2014-15 Rangers: Simply Disappointment or Total Failure?

As the dust begins to settle following Friday’s loss at home in game seven of the Eastern Conference Final to the Tampa Bay Lightning, the question on everyone’s mind is this:

Without the Stanley Cup, will this season be remembered as a complete and total failure, or simply an overwhelming disappointment for the New York Rangers?

Truthfully, it could probably go both ways.

The Case for Dubbing the Season a Failure

The Rangers won the Presidents’ Trophy. With 53 wins and 113 points, they were the best team in the regular season. They have one of the elite goaltenders in the world in Henrik Lundqvist, Rick Nash is a premier 40 goal scorer, and general manager Glen Sather mortgaged part of the team’s future in order to acquire Keith Yandle at the trade deadline – thought to be the final piece to the championship winning puzzle.

Heading into the postseason, the New York Rangers were also Vegas’ odds on favorites to win the Stanley Cup.

(Richard Mackson-USA TODAY Sports)
(Richard Mackson-USA TODAY Sports)

After last year’s trip to the Stanley Cup Final, a venture which fell just three games shy of glory, expectations from that experience rose. The combination of the young core group of forwards and defensemen, along with the sprinkling of Stanley Cup winning veterans was supposed to be the mix that finally ended the more than two decade championship drought.

An offense that scored over three goals per game during the regular season, a defense deeper than the Atlantic itself, a blockbuster trade to acquire the final missing piece and a world class goaltender protecting the crease.

This Rangers team was supposed to “Change the Ending.” This Rangers team was supposed to deliver the Cup back to New York. Anything less was not to be accepted.

When a team’s championship window is open, it doesn’t always remain that way for long. The management of this year’s Rangers team saw the championship window open, and went all in to try and jump through it.

And yet some way, somehow, they still came up short.

New York sports radio personalities Michael Kay and John Jastremski said it, as did so many others. This year was Cup or Bust on Broadway. Anything less should be looked at as a failure.

The Case for Dubbing the Season a Disappointment

In the New York sports world of pundits and critics, Don La Greca of ESPN radio was the champion of this cause by making the case that it didn’t matter whether or not the Rangers won or lost on Friday, this season was not one to look back on as if it were a failure.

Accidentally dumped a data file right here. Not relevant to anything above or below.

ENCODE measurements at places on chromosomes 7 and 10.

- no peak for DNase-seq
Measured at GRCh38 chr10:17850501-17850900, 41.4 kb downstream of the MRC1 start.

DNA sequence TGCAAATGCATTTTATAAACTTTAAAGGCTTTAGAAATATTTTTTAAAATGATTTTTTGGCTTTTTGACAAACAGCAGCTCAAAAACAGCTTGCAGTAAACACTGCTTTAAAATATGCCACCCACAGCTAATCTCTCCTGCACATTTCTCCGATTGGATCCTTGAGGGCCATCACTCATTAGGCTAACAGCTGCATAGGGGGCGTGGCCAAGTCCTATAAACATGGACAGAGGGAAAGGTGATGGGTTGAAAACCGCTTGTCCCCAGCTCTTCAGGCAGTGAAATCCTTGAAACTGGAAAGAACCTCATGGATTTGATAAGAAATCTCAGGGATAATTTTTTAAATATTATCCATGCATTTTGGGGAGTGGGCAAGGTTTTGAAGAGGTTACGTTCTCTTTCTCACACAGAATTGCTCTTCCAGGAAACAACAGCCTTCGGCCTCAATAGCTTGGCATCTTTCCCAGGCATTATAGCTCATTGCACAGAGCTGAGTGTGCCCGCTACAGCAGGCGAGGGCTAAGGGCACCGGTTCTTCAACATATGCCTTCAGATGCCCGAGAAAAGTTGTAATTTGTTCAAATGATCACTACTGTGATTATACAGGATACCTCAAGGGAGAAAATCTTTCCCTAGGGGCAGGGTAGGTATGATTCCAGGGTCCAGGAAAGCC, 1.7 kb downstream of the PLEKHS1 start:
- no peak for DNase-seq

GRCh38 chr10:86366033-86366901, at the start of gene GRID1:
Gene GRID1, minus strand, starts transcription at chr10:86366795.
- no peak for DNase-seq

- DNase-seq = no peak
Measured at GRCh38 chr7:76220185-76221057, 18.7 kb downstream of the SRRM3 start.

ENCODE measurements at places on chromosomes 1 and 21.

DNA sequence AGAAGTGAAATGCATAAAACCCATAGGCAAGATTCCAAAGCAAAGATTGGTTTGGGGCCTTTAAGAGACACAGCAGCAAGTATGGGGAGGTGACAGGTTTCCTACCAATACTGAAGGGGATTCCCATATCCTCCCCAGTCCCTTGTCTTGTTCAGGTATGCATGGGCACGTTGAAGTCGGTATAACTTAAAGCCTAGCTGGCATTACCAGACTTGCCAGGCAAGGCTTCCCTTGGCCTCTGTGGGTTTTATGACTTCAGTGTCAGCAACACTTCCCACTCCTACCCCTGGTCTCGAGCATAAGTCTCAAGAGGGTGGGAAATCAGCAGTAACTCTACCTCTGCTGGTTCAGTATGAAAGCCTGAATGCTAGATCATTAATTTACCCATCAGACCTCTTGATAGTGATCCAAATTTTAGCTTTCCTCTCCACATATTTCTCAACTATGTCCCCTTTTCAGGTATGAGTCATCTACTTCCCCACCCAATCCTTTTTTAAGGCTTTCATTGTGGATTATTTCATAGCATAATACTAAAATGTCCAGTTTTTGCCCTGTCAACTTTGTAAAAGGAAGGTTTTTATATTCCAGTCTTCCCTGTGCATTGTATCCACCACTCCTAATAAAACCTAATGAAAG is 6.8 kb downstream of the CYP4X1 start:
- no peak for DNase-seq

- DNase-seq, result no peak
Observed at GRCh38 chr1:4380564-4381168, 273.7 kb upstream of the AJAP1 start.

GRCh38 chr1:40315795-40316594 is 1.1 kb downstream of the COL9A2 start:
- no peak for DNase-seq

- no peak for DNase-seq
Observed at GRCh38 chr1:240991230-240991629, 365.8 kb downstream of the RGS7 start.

While hard to accept, I personally agree with him.

La Greca made the case that the Stanley Cup playoffs are not always catered to the best team. He also argued that the Stanley Cup is one of the toughest, if not the toughest trophy to win in all of sports. It’s tough to contest both of those points. La Greca tried to find the light in what has turned out to be a somewhat dark ending to this Rangers season, however if we need some positives to look at, there are plenty to go around.

First and foremost, this team won the Presidents’ Trophy for the third time in franchise history, and made it all the way to the Eastern Conference Final for the third time in four years. While not the Stanley Cup, it’s rare that you see a team consistently that competitive year after year. And if nothing else, this years’ run has only contributed to the growth of an already extremely experienced playoff bunch.

And let’s be honest, only eight of the so far 28 Presidents’ Trophy winners have gone on to hoist Lord Stanley’s Cup, so winning it really should have heightened nobody’s expectations.

Now it is true that moves and acquisitions were made which moved this team from serious contenders to odds on favorites. It is true that this team was not able to live up to expectations and reach the heights of last spring’s Stanley Cup Final. And it is also true that Henrik Lundqvist is not getting any younger and the window to win a championship may not remain open forever.

But the fact still remains that this was a memorable year for so many reasons – the maturity of Kevin Hayes and JT Miller, as well as the incredible emergence of Cam Talbot who all but saved the season in “The King’s” absence, just to name a couple. And to have again been one of the final four teams standing in a league as tough as the NHL for the third time in four seasons, only to once again come up just short?

Well that is indeed mighty disappointing, is it really a failure?

Plus, we haven’t even mentioned the fact that Mats Zuccarello was sidelined with an “upper body injury” for the majority of the playoffs, while captain Ryan McDonagh played the last “couple games” of the series against the Lightning with a broken foot.

A BROKEN FOOT! I don’t know about you, but if I tried to put pressure on a broken foot, let alone skate at a high level in the NHL playoffs, I’d probably pass out. (Yes, I know they froze it and whatnot to numb the pain, but still…)

While certainly not excuses, it’s hard to say this team failed when they still came within one 20 minute period of the Stanley Cup Final.

Let the Debate Rage on All Summer

Failure or disappointment?

This is a debate which could go on all summer among Rangers fans. Whichever side of the argument you fall on, though, it’s important to remember that it’s the heartbreak of seasons like this which will make the eventual raising of the Stanley Cup that much sweeter.